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his favourite pursuits, all his darling pleasures, all his evil passions, all his corrupt affections.' EMILY. · Now mamma,

“ The pearl of great price." “ Again the kingdom of heaven is like unto a merchant-man seeking goodly pearls: who, when he had found one pearl of great price, went and sold all that he had and bought it.”

Matt. xiii. 45, 46. MRS. M. . What does the treasure in the field represent?'

Emily. The blessings we may find in the Scriptures, mamma.'

Mrs. M. · Right, and tell me, Emily, , what is the sum and substance of all the blessings promised in the Scriptures ?'

GEORGE. • Jesus Christ, I think.'

Mrs. M. “Yes, he is the pearl of great price.'

EMILY. • But what are the goodly pearls the man was looking for.'

MRS. M. • What is it that all men are in search of?'

GEORGE, Some are searching for riches,

some for pleasure, some for ease, every one for what he likes best.'

MRS. M. • Yes; each is in search of what he thinks will make him most happy ; perhaps searching in all the vanity of human ways and modes, for pardon of sin and for salvation : but he alone can be successful in his search, who finds the "pearl of great price.” Christ is the only true source of happiness; and he who has found Him, that is, he who is convinced that in Him alone is salvation, in him alone peace and comfort and real joy,-he will willingly give up all for Christ. “He counts all things but loss and dung that he may win Christ.” » GEORGE. I do not think

you
need

say anything about the net and the fishes, mother, for it seems to mean the same thing as the wheat and the tares.'

Mrs. M. •The casting out the net means the preaching of the Gospel; as the net contained many fishes, so does the visible Church of Christ contain many professors ; when the net is brought to the shore, the fishes are

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separated, the bad cast away, the good retained : so it shall be at the last day, great and terrible day of the Lord.” Let us pray, my children, that at that day, we may be amongst those who have found the “ pearl of great price,” and have “ sold all that we have for its sake." ,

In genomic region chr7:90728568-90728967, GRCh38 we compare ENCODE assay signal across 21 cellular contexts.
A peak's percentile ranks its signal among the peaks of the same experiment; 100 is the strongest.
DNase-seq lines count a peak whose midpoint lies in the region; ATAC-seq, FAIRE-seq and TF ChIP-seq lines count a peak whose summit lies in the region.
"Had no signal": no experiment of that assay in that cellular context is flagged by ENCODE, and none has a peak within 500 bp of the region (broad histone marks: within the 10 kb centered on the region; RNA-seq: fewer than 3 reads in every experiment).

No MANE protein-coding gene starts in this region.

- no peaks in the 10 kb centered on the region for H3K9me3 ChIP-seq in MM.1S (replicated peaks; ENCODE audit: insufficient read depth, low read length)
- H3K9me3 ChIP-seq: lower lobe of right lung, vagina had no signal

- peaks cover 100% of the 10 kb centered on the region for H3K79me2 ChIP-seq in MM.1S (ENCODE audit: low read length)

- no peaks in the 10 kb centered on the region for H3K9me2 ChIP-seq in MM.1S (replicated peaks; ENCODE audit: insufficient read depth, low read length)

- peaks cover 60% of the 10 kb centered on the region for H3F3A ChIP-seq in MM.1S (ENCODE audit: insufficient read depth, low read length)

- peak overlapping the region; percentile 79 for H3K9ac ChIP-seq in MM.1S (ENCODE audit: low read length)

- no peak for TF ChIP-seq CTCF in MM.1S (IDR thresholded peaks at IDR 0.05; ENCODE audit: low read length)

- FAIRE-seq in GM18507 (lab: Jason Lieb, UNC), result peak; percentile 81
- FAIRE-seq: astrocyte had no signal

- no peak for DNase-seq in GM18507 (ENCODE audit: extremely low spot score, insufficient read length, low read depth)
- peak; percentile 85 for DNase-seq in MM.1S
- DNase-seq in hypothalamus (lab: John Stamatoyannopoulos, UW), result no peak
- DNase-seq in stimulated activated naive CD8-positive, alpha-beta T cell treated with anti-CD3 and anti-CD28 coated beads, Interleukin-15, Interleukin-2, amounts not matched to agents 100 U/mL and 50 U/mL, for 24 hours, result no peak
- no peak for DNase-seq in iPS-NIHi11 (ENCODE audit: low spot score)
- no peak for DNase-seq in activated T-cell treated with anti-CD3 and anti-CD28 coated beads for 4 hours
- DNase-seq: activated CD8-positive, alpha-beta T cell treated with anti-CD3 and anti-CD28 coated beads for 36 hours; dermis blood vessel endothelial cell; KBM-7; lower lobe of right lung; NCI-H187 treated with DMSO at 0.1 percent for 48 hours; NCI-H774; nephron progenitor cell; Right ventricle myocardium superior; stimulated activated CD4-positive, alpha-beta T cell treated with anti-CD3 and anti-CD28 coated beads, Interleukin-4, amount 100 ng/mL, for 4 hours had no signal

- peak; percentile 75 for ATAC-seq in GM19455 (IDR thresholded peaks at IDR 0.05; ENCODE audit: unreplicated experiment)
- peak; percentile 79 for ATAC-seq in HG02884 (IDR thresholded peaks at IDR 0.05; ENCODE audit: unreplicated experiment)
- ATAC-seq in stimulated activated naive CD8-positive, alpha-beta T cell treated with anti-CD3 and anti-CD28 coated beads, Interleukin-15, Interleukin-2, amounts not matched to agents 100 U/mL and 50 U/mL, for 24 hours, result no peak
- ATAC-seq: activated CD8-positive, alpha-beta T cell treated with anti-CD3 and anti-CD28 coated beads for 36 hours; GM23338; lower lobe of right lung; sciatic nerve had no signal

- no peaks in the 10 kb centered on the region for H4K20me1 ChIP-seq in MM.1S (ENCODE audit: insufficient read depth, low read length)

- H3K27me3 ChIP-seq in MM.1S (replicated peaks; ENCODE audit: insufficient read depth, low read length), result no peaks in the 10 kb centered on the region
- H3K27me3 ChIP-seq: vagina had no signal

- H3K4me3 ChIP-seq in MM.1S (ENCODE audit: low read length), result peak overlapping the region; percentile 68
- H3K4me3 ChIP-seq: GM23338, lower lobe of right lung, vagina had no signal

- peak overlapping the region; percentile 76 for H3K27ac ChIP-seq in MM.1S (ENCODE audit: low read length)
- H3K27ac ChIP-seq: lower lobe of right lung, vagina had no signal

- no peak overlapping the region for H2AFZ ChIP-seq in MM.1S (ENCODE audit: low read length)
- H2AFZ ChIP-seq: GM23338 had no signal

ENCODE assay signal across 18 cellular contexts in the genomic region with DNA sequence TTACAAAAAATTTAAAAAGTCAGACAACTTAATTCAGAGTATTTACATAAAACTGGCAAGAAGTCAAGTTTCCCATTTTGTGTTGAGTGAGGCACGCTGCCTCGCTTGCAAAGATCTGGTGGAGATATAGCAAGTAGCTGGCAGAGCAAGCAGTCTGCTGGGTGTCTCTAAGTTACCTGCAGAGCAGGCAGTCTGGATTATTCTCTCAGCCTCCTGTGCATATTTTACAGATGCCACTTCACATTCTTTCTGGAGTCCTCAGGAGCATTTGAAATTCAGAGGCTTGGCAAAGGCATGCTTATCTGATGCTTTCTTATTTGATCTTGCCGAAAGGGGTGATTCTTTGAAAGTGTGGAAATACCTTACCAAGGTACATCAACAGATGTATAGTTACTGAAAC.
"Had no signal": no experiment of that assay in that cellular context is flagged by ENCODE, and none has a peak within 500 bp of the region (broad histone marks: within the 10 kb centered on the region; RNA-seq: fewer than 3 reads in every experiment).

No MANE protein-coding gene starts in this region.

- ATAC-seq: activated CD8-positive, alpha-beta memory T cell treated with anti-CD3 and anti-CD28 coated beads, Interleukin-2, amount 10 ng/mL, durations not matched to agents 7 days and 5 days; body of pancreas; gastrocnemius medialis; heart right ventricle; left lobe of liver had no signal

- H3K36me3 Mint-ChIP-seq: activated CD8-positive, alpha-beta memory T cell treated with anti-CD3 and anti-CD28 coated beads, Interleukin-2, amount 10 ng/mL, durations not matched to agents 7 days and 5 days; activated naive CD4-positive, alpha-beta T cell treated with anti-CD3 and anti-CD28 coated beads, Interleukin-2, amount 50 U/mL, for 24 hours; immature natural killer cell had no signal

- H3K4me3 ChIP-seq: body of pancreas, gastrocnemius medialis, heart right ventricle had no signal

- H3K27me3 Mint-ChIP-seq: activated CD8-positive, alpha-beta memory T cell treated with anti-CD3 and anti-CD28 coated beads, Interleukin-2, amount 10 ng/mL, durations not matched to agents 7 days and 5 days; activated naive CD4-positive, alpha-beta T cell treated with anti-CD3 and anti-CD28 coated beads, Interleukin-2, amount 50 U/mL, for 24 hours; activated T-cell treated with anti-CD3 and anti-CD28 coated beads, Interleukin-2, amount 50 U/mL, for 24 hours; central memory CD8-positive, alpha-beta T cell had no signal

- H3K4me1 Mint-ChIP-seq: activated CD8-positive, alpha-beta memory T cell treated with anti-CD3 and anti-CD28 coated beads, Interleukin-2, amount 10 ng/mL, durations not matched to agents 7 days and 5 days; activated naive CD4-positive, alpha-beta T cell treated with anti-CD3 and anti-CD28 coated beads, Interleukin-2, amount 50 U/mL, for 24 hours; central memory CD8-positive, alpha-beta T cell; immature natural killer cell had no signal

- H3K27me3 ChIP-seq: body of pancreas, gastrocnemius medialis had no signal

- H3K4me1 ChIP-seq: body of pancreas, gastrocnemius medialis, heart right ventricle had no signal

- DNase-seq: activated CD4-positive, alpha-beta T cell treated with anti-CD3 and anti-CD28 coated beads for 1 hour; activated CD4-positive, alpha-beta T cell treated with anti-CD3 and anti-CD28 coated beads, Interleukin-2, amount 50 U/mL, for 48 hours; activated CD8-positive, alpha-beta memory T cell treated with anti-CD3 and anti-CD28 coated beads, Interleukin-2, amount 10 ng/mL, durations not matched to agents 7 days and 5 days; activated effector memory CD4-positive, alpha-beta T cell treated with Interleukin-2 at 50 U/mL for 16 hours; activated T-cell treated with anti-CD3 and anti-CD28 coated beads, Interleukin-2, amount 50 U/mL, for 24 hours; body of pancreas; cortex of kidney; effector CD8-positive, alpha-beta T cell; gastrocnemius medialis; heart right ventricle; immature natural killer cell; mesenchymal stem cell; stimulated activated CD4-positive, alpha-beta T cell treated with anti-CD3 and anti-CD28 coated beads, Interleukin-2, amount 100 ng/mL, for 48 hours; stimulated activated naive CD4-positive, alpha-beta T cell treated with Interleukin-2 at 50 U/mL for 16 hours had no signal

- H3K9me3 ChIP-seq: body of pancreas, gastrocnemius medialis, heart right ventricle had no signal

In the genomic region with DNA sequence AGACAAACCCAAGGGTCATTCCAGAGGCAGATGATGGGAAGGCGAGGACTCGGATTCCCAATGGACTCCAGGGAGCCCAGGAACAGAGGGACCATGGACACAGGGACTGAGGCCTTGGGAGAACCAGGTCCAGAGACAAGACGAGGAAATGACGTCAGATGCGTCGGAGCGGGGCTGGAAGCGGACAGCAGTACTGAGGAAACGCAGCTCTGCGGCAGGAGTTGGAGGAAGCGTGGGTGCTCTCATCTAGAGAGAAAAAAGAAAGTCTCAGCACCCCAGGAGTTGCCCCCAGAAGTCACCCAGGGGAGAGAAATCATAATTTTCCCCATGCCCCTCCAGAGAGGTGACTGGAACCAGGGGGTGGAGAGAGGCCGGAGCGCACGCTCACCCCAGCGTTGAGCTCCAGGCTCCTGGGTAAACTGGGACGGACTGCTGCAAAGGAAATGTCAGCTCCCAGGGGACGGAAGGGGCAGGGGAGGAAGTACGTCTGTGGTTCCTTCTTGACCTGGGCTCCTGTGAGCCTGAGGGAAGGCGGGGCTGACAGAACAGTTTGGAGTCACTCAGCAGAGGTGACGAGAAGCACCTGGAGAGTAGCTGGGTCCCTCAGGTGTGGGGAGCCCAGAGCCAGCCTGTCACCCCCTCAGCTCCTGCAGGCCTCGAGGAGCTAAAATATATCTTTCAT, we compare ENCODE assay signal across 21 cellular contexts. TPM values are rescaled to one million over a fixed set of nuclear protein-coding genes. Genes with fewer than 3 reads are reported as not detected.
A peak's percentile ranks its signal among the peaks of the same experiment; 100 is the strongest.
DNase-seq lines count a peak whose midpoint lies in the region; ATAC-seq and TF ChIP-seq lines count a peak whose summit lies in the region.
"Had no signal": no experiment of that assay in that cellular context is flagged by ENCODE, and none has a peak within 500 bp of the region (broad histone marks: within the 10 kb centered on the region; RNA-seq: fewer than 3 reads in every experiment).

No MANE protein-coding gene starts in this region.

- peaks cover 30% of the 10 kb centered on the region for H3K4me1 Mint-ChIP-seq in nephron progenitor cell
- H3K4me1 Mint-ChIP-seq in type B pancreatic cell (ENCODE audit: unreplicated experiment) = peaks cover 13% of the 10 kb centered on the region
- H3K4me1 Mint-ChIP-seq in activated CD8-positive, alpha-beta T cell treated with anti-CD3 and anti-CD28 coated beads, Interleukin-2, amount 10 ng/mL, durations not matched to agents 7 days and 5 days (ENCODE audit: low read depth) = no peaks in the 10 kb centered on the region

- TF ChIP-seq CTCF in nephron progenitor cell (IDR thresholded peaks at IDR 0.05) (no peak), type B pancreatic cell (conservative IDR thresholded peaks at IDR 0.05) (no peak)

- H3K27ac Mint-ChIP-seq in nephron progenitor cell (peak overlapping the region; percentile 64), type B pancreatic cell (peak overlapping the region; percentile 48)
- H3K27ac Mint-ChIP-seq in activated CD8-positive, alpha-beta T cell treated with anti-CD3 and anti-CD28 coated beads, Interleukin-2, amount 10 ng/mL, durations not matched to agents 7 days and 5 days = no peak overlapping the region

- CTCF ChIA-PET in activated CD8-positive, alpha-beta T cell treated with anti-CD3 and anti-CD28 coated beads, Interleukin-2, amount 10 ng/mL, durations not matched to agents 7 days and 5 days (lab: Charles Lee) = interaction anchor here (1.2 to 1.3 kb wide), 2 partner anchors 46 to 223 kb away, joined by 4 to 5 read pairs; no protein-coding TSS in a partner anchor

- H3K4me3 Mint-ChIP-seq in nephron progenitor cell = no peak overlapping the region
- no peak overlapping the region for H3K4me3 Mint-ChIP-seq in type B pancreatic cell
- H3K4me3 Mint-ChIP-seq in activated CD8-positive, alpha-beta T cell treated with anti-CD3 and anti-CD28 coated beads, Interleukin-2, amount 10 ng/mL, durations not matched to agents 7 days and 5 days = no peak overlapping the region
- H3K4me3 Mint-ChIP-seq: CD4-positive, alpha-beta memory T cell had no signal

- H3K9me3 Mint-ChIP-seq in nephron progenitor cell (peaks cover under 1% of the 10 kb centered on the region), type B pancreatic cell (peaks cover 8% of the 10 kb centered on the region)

Ob, Almighty God and everlasting Father, grant that as the grain of mustard-seed became a tree in which the birds of the air found shelter, so may thy blessed Gospel be food and shelter to the nations now lying in darkness and in the shadow of death. May thy Holy Spirit so work like leaven in our hearts, that we may seek that treasure which the Holy Scriptures alone contain and find that pearl of great price, which is Christ the Lord ; that so at the last day we may be amongst the wheat which is gathered into the barn ; that, caught in the net of the Gospel, we may be drawn to that heavenly shore, where neither rocks nor quicksands shall interrupt our landing, and where we shall dwell with Thee, world without end. Amen.

CONVERSATION IV.

THE UNMERCIFUL SERVANT. Matt. xviji.

23-35. THE TWO DEBTORS. Luke vii. 41-49.

MRS. MANSFIELD. Well, George, what parable shall we have to-night?'

GEORGE. "The unmerciful servant, mamma; but first let me ask you, did papa tell you any-thing about me?' MRS. M. “No, I have seen little of

your papa to-day; he has been out of doors almost all day.'

Emily. ( throwing her arms round her mother) • Ab, my poor dear mamma, you are not able, as you used to be, to run about and know every thing that was going on.'

MRS. M. • It is true, my dear little Emily; but I feel that this affliction has proved a blessing in disguise. Formerly, my body

can

was continually in motion, and my mind had little time for thought ;-I am now forced to pass many an hour alone, and I

enter into my closet, and shut my doors about me ; ” and I have made great discoveries ;-'

George. (interrupting) What discoveries, mother?'

Mrs. M. "You imagine that they relate to your favourite studies, George ; but no, they are not scientific, they are what I consider even more useful.'

GEORGE. • What can be more useful than scientific knowledge?'

MRS. M. Knowledge of self, George ; and that is what I have acquired; and I trust, knowledge of God also : for having been enabled to see more clearly my own short comings, I can the more fully appreciate the wonderful mercy of God; and the more I think on his mercy, the more I love him. But let us have our parable.'

EMILY. Shall I read it, mamma?"

Mrs. M. Yes, my love, as George does not seem inclined to do so.'

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